The Master of Public Health (MPH) course is an intensive study programme that aims to provide you with the skills and knowledge informing the key domains of public health.
- explore the underpinning theoretical frameworks which draw upon a range of disciplines reflecting the wider determinants of health and ill-health.
- examine the effectiveness of public health interventions, services and policies.
- develop skills of critical appraisal through understanding different research designs and methods that are informing an emerging evidence based public health.
- be able to put public health principles into effect in a variety of settings and appreciate the complexities of evolving public health concerns and population health needs.
- study the breadth of public health or pursue a specialist pathway that better meets your specific career advancement needs.
All students are enrolled onto the Master of Public Health which addresses the key domains of public health practice. The course is made up of optional and required modules.
The required modules are:
- Basic Epidemiology & Statistics for Public Health,
- Prevention and Control of Communicable Disease
- and a Dissertation Project.
Once accepted onto the course, you may wish to pursue a specialist pathway by selecting the additional required/compulsory modules.
If you are interested in the :
- Primary Care pathway, you will need to select the module Delivering Public Health in Primary Care: from Theory to Practice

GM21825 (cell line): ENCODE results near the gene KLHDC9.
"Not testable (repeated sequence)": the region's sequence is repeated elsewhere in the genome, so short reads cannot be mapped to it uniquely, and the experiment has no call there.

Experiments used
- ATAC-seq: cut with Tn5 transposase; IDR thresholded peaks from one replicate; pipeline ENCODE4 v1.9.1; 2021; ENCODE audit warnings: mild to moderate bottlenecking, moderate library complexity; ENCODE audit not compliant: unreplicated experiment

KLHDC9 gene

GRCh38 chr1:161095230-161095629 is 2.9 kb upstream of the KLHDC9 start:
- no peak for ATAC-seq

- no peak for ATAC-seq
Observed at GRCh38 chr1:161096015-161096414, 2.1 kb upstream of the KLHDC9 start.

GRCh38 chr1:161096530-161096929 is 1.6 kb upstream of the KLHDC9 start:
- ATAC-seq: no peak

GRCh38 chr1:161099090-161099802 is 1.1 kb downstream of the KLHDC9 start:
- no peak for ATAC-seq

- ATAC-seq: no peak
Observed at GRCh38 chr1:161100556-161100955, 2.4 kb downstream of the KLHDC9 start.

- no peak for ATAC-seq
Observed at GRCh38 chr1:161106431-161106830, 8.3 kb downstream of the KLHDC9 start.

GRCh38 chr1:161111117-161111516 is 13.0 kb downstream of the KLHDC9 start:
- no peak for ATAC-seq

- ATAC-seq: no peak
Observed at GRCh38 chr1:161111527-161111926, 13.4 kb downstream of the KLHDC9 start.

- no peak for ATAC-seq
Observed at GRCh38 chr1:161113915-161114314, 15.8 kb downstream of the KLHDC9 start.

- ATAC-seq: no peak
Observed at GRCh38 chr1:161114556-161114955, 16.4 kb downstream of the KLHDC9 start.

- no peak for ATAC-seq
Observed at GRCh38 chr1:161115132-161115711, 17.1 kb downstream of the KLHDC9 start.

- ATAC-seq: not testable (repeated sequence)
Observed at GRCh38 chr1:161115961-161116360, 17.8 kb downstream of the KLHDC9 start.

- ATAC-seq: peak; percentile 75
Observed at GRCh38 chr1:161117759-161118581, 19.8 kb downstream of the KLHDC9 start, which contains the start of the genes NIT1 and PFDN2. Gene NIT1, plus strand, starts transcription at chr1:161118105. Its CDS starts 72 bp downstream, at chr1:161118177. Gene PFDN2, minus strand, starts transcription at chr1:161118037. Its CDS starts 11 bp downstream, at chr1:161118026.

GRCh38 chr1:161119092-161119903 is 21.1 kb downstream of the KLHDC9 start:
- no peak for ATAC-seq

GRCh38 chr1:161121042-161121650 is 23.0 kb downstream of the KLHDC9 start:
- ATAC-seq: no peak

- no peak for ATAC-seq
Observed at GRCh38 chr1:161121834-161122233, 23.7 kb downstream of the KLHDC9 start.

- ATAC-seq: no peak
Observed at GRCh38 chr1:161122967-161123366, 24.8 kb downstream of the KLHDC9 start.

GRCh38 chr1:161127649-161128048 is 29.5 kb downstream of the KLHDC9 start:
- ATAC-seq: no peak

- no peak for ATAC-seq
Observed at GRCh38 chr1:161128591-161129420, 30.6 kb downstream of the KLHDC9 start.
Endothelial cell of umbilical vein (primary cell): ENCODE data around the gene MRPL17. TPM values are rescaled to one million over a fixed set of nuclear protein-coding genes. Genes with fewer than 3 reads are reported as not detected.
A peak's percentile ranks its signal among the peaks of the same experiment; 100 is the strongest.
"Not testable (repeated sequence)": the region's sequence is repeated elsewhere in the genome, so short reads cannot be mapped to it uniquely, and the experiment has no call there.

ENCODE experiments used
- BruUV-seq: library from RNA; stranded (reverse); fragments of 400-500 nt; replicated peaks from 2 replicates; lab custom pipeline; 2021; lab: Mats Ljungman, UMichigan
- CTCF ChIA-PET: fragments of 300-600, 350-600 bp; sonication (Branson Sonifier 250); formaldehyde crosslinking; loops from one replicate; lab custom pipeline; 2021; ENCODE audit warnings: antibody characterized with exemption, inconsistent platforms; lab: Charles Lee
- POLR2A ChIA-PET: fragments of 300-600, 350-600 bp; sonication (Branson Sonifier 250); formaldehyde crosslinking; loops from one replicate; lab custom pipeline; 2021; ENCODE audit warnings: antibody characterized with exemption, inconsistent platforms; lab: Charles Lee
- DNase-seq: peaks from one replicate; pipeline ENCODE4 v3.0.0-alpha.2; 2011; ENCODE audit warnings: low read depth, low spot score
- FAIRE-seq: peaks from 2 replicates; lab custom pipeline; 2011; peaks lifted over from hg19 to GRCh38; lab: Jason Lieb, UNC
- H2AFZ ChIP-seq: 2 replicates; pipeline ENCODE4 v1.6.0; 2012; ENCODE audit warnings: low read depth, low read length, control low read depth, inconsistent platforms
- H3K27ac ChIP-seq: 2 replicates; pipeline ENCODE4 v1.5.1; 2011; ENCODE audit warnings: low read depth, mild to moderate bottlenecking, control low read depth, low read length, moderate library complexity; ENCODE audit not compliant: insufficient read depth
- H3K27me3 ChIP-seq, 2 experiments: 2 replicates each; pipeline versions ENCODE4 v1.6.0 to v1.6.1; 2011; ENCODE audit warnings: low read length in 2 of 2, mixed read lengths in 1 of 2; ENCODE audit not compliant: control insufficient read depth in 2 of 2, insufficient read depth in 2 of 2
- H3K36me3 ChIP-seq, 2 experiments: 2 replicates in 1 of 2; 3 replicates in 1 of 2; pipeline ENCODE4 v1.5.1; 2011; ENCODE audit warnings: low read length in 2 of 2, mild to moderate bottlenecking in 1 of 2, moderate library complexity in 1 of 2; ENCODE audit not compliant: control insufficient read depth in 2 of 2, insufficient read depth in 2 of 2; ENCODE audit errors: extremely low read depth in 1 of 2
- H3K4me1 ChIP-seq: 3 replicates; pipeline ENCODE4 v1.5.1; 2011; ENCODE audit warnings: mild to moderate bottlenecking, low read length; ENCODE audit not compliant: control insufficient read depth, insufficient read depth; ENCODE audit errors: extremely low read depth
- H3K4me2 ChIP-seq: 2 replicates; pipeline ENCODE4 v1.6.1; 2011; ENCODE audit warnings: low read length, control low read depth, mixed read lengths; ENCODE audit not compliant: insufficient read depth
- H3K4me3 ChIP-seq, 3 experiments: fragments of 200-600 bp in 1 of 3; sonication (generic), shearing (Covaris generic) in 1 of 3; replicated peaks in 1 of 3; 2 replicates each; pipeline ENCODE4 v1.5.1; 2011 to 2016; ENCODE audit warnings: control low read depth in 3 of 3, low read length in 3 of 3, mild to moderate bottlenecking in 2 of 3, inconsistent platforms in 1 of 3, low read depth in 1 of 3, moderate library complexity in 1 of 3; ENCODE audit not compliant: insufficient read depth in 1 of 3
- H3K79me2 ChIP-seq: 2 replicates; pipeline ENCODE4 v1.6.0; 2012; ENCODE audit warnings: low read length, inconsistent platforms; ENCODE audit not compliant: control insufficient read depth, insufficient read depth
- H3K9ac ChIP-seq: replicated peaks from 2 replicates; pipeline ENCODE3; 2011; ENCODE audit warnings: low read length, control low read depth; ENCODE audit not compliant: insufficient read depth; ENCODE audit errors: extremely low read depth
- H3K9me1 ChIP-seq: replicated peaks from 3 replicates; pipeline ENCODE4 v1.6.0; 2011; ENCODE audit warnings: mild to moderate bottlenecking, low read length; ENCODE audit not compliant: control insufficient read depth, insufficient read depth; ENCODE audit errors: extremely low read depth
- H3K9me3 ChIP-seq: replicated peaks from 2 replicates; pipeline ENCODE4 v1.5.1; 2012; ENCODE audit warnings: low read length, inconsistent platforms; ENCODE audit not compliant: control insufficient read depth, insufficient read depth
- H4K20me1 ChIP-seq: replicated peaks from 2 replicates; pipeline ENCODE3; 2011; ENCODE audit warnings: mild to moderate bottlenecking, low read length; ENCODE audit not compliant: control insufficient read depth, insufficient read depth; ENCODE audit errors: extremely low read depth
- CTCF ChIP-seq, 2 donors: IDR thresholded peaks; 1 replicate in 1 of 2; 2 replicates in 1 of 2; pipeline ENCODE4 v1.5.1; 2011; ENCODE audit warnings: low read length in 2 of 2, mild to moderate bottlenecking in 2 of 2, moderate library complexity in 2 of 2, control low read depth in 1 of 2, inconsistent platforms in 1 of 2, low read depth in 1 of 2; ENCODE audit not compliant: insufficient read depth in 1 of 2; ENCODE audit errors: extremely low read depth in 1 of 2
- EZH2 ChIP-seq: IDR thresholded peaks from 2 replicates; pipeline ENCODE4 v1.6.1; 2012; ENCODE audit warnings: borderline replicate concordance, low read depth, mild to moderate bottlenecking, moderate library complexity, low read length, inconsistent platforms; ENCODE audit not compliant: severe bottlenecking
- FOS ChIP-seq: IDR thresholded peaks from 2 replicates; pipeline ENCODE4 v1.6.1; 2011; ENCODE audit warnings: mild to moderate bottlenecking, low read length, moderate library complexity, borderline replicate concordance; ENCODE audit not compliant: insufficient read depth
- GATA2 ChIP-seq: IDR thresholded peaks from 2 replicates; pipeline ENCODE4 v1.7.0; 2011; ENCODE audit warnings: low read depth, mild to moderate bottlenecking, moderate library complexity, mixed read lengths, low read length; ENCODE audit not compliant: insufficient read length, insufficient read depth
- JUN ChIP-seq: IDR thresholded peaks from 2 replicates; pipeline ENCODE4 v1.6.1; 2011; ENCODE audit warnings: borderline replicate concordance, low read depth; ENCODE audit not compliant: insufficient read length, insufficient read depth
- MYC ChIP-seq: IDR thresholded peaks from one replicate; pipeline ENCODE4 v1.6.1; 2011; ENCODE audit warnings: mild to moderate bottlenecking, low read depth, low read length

- Environmental Health pathway will require either the Essentials of Environmental Public Health Science and/or Essentials of Toxicology for Public Health Protection modules
- Allied Health pathway will require you to study the Exercise as Medicine module
You will also explore a range of optional modules to bring your total credit value up to 180, allowing you to create a unique study plan that reflects your interests.
If you are studying full-time, you will complete the course in one year, from September to September. If you are studying part-time, your programme will take two years to complete.
In addition to the required modules (which total 90 credits), part-time students should plan to take 30-45 optional module credits in their first year and 45-60 optional module credits in their second year.
Course format and assessment
We use lectures, seminars and group tutorials to deliver most of the modules on the programme. You will also be expected to undertake a significant amount of independent study.
Lectures, seminars & feedback
Per 15-credit taught module
The total contact time for each 15-credit taught module is approximately 30 hours. These sessions will include lectures, teacher-led and student-led group discussions based on the main areas of study.